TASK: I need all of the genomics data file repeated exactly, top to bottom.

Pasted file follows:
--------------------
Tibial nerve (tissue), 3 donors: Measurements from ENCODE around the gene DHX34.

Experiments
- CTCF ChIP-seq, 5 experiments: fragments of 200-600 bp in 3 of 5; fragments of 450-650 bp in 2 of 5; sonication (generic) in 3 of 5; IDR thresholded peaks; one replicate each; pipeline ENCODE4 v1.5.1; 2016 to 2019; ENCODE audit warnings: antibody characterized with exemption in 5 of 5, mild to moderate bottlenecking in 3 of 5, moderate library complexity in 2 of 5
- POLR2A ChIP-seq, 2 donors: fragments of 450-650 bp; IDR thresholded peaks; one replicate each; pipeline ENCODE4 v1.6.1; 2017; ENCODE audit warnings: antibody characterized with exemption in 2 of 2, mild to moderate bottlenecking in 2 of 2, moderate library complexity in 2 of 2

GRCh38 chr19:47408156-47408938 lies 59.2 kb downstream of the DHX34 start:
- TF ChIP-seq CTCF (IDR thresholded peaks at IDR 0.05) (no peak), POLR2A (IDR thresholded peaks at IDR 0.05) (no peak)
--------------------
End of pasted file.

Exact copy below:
Tibial nerve (tissue), 3 donors: Measurements from ENCODE around the gene DHX34.

Experiments
- CTCF ChIP-seq, 5 experiments: fragments of 200-600 bp in 3 of 5; fragments of 450-650 bp in 2 of 5; sonication (generic) in 3 of 5; IDR thresholded peaks; one replicate each; pipeline ENCODE4 v1.5.1; 2016 to 2019; ENCODE audit warnings: antibody characterized with exemption in 5 of 5, mild to moderate bottlenecking in 3 of 5, moderate library complexity in 2 of 5
- POLR2A ChIP-seq, 2 donors: fragments of 450-650 bp; IDR thresholded peaks; one replicate each; pipeline ENCODE4 v1.6.1; 2017; ENCODE audit warnings: antibody characterized with exemption in 2 of 2, mild to moderate bottlenecking in 2 of 2, moderate library complexity in 2 of 2

GRCh38 chr19:47408156-47408938 lies 59.2 kb downstream of the DHX34 start:
- TF ChIP-seq CTCF (IDR thresholded peaks at IDR 0.05) (no peak), POLR2A (IDR thresholded peaks at IDR 0.05) (no peak)